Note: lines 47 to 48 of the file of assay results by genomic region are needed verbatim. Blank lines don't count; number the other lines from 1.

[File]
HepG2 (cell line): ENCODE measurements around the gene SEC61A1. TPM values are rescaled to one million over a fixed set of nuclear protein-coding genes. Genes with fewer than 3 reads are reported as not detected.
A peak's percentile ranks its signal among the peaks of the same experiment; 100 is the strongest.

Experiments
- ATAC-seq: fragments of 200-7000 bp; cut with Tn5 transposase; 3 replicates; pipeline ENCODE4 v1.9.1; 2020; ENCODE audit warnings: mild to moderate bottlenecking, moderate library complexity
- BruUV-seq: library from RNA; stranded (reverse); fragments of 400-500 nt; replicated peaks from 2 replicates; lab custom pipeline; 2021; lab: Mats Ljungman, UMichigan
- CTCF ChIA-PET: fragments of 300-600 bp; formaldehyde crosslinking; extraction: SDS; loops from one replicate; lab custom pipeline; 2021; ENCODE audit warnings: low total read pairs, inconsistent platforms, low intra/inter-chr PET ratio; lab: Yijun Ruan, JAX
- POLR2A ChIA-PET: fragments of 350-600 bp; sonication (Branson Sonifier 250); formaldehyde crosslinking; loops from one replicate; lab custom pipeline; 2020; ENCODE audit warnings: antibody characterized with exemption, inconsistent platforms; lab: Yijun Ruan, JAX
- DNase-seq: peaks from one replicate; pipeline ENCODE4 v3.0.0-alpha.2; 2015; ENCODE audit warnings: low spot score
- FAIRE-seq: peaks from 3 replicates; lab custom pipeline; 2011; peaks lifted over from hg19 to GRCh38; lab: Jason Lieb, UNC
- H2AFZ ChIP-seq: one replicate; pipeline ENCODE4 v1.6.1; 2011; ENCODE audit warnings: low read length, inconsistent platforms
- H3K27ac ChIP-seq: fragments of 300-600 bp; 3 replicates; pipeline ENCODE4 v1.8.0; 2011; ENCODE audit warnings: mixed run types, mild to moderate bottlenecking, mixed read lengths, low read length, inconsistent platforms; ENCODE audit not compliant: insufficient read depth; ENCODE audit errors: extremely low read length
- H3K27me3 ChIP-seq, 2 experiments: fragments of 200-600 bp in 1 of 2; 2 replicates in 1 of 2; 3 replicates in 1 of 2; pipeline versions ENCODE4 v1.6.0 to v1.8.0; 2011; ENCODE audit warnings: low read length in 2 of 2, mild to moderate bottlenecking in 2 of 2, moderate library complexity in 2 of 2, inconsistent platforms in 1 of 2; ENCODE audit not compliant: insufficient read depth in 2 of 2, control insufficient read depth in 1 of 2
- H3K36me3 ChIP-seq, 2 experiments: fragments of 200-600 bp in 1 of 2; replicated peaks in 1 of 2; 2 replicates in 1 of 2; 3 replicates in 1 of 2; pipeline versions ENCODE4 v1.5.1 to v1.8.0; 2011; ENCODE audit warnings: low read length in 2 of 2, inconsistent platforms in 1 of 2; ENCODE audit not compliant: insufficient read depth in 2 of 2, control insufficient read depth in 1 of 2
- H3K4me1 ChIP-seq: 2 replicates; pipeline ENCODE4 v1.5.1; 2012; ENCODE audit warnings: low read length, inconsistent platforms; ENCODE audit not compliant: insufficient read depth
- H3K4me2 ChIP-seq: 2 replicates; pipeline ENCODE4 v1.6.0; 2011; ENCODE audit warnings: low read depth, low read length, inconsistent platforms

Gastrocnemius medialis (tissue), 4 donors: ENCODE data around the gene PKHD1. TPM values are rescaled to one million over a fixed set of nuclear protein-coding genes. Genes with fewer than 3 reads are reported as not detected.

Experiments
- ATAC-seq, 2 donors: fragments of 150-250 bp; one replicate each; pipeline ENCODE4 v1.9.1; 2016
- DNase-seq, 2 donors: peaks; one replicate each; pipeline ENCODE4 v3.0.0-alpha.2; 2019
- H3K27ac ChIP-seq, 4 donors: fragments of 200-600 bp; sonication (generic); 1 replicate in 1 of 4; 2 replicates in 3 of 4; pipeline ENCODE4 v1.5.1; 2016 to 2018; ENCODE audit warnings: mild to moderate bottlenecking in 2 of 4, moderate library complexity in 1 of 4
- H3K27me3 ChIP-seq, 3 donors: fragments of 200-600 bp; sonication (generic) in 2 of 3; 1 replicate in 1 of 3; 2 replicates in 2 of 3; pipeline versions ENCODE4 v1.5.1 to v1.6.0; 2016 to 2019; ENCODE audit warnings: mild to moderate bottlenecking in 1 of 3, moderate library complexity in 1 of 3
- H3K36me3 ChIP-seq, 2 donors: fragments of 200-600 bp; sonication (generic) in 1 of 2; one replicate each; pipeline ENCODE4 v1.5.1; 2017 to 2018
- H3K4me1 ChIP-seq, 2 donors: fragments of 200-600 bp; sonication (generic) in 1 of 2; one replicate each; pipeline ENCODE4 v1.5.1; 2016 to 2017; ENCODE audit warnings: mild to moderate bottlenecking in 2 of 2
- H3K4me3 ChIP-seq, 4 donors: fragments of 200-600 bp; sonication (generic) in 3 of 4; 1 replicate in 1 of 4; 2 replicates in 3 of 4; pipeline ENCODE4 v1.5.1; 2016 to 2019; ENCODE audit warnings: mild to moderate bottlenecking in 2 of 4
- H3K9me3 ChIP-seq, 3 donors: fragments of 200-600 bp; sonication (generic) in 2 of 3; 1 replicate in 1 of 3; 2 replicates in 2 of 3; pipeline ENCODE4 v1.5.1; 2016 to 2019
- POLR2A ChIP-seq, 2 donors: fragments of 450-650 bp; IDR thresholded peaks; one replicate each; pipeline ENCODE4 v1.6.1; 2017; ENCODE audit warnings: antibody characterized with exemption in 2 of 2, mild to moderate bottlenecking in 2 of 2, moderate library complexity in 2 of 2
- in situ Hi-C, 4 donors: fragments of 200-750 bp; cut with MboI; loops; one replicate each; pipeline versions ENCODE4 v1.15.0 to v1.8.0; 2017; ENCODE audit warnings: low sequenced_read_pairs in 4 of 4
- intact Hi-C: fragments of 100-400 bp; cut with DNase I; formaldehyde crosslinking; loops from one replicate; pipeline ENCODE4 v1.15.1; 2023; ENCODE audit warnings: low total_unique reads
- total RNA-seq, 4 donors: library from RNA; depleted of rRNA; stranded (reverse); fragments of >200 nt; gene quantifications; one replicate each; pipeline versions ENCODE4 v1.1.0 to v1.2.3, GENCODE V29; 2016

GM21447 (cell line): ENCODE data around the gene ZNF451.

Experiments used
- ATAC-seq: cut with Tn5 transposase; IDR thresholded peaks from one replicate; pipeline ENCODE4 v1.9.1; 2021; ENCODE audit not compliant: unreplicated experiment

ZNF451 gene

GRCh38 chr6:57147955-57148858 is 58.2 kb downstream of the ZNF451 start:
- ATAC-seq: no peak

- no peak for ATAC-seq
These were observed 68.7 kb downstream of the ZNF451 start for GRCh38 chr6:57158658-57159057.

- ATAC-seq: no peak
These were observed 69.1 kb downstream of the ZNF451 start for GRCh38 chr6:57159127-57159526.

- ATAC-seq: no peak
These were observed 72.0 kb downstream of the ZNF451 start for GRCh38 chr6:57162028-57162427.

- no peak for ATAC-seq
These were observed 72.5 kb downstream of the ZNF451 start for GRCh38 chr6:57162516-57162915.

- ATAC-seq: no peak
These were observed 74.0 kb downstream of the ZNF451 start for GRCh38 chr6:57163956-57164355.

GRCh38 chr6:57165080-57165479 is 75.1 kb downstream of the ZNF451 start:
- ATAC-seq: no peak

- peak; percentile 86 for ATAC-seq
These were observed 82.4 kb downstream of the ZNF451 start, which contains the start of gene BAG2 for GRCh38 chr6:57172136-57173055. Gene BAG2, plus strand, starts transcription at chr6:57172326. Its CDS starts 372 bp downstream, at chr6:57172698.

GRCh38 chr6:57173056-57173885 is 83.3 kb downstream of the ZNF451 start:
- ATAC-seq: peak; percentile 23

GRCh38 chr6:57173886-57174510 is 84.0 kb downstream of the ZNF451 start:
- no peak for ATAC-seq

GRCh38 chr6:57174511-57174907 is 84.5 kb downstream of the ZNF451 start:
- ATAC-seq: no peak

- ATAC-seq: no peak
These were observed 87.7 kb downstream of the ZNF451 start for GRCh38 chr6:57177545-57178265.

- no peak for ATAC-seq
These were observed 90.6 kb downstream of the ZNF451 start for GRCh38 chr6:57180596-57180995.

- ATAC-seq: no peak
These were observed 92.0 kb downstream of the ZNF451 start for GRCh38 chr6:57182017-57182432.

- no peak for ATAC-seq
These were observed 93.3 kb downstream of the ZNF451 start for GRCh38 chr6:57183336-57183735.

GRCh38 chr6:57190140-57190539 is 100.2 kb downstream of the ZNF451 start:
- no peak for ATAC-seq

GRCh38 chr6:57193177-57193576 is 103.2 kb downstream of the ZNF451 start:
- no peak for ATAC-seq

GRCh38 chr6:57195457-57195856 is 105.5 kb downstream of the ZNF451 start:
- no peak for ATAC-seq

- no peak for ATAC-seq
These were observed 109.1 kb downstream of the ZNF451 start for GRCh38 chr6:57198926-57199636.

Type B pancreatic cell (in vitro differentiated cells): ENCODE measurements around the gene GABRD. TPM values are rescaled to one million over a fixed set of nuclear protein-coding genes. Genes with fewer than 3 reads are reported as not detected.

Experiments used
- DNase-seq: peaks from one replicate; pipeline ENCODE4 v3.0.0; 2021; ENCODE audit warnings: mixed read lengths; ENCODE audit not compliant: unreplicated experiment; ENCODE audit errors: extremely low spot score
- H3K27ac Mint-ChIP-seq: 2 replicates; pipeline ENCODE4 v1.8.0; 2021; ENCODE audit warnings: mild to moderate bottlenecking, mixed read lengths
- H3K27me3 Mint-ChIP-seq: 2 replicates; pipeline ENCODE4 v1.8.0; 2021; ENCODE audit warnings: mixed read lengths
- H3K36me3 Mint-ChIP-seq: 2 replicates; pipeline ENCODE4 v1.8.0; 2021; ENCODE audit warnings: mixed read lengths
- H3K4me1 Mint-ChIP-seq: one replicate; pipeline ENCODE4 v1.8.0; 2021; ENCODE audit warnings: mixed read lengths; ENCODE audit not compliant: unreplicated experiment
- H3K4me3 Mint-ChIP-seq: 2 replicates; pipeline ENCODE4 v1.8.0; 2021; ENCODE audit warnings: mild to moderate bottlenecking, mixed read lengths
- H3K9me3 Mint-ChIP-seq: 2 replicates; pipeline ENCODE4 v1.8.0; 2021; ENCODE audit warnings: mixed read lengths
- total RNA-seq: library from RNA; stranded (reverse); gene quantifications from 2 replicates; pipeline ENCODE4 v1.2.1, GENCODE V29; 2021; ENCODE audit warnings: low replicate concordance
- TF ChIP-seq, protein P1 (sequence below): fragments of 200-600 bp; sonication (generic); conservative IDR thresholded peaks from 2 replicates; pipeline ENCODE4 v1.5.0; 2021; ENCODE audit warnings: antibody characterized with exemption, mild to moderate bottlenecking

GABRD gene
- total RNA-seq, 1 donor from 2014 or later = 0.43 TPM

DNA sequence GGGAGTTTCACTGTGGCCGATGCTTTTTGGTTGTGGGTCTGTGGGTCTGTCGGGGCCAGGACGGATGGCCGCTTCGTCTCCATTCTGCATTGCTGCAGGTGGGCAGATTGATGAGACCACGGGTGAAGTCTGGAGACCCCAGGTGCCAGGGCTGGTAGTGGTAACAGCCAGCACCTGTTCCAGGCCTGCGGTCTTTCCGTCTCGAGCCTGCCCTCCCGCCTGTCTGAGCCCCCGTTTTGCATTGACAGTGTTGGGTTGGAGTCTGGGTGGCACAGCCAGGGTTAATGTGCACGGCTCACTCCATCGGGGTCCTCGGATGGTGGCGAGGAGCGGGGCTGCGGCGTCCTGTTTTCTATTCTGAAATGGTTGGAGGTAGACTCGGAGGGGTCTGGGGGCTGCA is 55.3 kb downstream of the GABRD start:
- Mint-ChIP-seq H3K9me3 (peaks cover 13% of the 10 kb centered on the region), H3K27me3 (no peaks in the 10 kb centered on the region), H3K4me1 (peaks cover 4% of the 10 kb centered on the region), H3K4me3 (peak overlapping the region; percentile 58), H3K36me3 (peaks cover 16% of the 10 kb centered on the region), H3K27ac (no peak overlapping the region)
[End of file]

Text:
- ATAC-seq: no peak

- peak; percentile 86 for ATAC-seq